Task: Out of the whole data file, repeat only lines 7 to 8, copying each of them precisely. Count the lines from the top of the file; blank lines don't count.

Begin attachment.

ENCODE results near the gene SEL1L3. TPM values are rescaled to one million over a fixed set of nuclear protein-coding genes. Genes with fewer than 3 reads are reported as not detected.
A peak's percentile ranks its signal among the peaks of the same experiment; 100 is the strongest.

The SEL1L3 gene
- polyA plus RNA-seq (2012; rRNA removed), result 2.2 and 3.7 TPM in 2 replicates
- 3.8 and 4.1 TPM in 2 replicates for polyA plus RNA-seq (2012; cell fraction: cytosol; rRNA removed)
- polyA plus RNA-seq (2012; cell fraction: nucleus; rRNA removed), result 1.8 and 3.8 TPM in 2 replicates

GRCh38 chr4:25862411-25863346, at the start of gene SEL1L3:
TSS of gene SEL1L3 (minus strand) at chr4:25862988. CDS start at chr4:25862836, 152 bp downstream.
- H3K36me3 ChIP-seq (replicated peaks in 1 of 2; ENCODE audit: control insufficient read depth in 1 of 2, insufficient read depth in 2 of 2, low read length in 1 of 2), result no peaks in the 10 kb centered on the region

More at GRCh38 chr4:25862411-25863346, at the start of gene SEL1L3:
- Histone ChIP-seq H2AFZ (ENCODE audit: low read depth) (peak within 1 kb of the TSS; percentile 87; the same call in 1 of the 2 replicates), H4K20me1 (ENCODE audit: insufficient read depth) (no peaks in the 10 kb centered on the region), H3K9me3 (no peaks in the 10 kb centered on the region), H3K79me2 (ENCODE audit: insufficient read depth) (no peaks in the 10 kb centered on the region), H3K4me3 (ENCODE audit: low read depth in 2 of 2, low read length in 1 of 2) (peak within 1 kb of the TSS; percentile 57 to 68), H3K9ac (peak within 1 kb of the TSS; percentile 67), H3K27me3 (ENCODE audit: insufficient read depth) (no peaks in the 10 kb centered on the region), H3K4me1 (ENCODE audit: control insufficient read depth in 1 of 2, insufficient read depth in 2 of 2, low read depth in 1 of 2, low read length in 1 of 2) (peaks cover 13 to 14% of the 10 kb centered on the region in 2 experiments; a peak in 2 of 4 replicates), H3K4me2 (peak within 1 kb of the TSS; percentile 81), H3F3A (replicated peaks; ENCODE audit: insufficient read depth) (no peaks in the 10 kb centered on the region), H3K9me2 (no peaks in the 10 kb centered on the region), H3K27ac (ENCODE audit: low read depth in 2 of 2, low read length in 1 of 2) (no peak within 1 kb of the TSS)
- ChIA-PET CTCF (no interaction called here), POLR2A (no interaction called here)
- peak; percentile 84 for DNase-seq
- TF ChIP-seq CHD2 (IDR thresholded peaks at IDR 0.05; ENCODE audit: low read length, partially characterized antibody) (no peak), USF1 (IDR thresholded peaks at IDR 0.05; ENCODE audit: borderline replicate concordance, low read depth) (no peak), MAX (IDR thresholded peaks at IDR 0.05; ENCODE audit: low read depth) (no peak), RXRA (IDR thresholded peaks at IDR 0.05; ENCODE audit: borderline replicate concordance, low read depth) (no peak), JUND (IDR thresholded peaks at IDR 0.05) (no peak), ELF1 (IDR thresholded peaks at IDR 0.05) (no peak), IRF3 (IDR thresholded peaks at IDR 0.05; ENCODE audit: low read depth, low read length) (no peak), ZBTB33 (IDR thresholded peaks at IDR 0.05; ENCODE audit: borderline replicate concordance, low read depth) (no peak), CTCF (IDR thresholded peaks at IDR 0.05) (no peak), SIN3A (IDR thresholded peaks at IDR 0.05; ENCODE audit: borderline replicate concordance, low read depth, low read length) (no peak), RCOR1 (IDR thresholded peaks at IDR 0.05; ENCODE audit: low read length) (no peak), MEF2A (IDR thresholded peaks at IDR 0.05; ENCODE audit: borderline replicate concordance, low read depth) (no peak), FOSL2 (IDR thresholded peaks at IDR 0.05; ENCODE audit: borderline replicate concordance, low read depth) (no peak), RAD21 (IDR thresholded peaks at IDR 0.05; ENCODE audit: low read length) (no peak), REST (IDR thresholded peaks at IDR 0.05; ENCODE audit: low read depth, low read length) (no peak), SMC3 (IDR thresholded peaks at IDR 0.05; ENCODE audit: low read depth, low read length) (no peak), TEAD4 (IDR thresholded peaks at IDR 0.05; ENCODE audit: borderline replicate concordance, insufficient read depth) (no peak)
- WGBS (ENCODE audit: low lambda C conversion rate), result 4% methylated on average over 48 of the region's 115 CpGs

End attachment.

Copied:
GRCh38 chr4:25862411-25863346, at the start of gene SEL1L3:
TSS of gene SEL1L3 (minus strand) at chr4:25862988. CDS start at chr4:25862836, 152 bp downstream.